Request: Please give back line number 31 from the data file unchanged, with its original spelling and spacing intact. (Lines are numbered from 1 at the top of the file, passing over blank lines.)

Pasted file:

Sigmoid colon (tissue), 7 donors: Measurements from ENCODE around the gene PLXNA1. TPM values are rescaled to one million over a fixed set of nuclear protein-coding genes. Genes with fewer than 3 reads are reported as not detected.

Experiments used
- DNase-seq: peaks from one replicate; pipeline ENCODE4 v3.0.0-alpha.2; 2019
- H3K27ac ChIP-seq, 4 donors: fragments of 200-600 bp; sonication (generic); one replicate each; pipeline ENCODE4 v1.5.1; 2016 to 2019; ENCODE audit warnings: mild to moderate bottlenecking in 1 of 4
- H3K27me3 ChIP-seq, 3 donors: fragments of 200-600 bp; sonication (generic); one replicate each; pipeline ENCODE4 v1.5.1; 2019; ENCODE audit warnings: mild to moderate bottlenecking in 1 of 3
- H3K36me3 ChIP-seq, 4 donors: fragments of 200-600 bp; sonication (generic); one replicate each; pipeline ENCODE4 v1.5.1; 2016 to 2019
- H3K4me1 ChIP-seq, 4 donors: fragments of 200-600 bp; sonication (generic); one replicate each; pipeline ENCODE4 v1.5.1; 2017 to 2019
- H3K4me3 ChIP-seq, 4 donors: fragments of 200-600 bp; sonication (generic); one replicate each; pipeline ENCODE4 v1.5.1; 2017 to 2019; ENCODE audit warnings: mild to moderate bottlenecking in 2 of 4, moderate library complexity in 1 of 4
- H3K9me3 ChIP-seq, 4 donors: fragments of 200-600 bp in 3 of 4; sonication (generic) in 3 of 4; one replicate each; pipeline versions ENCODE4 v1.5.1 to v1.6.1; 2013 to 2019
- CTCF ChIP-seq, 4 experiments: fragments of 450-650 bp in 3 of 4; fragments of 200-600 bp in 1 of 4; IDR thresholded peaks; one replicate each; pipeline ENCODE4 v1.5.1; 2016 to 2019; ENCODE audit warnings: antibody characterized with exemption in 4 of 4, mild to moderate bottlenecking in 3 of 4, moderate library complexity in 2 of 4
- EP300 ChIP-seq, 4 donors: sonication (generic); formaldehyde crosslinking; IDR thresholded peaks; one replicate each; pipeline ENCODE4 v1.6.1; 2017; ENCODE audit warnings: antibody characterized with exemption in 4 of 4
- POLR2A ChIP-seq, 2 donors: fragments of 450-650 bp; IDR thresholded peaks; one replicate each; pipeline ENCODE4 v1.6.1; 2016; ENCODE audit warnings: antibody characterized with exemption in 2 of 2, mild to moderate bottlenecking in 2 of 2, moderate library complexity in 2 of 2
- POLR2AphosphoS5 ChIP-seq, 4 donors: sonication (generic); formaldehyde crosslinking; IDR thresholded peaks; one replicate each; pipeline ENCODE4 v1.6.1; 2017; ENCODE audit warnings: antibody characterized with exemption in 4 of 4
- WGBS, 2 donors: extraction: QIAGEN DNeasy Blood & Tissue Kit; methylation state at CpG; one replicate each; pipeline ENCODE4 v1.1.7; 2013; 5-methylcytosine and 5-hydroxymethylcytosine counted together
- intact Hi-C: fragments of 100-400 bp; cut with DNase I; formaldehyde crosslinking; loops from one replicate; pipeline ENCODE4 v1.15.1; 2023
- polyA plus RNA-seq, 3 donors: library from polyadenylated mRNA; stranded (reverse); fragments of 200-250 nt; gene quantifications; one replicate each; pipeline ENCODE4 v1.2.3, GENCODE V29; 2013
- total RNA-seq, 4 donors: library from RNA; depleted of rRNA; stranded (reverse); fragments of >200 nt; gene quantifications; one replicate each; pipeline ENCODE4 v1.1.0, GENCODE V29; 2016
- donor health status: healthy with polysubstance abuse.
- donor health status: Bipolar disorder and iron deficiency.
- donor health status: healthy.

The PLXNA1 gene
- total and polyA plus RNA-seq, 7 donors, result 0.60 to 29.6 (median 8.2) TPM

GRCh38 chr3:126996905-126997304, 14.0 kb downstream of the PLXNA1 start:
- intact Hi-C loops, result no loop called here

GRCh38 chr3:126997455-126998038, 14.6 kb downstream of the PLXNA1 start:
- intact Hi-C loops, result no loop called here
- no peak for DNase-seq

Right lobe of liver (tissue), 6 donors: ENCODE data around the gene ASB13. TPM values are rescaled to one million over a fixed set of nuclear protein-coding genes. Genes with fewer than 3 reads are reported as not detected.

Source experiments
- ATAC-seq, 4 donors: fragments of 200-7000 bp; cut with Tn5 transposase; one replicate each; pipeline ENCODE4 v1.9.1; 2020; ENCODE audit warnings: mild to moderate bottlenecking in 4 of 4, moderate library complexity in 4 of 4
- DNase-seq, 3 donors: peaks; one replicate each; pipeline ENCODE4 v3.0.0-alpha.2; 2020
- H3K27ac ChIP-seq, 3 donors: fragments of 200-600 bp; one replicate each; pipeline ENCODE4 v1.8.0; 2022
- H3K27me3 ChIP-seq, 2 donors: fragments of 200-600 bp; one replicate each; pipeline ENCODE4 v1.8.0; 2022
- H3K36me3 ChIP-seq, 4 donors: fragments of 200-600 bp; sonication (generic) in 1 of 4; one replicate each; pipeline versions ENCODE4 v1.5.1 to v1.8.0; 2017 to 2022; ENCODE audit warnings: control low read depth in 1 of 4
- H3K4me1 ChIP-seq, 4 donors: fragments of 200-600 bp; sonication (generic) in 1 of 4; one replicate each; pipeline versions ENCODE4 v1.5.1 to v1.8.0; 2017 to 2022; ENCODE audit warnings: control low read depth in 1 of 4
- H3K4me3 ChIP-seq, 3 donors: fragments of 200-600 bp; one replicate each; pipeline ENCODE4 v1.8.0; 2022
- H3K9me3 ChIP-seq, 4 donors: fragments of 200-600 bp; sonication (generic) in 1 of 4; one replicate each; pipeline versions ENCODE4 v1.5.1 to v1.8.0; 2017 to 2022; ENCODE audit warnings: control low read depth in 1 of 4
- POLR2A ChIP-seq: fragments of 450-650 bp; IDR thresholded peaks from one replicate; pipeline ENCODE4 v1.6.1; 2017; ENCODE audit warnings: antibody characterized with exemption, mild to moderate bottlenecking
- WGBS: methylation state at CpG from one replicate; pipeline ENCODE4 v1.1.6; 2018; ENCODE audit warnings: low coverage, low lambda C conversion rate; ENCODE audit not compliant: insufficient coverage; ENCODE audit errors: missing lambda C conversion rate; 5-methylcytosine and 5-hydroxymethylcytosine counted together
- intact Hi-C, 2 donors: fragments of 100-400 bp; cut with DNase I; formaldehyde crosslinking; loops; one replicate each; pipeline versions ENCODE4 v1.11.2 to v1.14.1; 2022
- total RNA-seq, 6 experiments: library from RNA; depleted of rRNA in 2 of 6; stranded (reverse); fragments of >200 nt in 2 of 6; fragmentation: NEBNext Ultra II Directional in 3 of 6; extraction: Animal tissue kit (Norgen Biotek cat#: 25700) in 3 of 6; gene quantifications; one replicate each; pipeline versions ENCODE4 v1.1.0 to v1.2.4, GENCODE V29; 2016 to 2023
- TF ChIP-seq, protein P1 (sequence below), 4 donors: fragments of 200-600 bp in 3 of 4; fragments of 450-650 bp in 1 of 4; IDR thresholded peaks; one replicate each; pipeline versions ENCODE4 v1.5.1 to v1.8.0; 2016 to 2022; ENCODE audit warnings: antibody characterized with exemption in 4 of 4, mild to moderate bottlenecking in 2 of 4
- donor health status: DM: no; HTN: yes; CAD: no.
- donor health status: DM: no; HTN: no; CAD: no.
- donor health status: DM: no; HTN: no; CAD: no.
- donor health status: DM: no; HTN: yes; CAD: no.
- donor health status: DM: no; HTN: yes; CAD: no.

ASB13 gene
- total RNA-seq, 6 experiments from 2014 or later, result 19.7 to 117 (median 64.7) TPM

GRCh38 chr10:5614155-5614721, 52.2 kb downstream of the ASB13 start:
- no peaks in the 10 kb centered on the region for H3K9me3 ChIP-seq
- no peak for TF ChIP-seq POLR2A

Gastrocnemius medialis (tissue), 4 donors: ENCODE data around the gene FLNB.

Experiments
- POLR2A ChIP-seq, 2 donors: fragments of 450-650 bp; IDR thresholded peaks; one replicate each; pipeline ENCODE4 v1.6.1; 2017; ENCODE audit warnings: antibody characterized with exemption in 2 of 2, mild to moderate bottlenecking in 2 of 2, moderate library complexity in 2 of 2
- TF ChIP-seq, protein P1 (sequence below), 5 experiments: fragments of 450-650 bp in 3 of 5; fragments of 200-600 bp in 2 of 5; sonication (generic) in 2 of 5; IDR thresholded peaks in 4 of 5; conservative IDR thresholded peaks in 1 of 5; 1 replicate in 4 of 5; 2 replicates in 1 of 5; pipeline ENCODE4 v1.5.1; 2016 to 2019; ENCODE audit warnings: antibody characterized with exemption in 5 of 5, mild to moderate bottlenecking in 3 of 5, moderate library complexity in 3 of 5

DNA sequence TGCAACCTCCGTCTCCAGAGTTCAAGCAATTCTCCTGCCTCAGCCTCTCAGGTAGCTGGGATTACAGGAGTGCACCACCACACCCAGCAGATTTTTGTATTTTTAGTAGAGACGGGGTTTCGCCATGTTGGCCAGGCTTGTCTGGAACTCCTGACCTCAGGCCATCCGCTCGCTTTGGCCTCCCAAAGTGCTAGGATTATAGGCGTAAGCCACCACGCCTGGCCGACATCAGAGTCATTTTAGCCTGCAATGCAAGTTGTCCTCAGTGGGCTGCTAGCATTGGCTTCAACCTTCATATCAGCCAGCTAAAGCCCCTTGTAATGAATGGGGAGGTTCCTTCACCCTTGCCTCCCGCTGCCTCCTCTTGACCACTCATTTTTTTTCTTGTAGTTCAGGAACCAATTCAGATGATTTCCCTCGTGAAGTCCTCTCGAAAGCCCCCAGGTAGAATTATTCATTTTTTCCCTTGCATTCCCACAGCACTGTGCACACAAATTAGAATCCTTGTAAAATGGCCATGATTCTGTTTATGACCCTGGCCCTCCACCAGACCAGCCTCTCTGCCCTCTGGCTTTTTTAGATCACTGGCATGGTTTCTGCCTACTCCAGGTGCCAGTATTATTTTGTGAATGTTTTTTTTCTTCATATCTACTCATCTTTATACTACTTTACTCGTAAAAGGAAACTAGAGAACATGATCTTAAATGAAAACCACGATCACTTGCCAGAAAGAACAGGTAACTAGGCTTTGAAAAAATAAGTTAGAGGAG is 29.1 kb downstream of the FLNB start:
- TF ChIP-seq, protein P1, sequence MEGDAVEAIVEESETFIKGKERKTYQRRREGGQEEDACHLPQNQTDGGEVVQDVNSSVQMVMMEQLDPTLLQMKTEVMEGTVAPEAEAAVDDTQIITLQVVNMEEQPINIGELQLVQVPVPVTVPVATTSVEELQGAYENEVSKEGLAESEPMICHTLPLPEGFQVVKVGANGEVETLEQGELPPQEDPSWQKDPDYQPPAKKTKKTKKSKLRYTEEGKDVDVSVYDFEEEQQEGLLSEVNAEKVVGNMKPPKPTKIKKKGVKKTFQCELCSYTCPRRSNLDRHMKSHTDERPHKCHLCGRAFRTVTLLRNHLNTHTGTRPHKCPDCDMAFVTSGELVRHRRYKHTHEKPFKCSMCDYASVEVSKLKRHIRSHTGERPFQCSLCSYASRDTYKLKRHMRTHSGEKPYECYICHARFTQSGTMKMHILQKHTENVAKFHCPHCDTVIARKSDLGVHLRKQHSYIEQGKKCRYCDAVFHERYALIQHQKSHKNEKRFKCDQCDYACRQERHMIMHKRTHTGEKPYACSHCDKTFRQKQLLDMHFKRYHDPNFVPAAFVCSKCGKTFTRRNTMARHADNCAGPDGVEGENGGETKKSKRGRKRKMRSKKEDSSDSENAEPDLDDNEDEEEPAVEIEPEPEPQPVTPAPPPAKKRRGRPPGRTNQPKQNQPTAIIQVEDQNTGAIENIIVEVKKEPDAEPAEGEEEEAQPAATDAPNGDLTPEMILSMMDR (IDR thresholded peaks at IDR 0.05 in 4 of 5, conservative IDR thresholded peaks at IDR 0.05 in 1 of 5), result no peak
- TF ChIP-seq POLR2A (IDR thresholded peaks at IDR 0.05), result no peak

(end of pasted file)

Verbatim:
- DNase-seq, 3 donors: peaks; one replicate each; pipeline ENCODE4 v3.0.0-alpha.2; 2020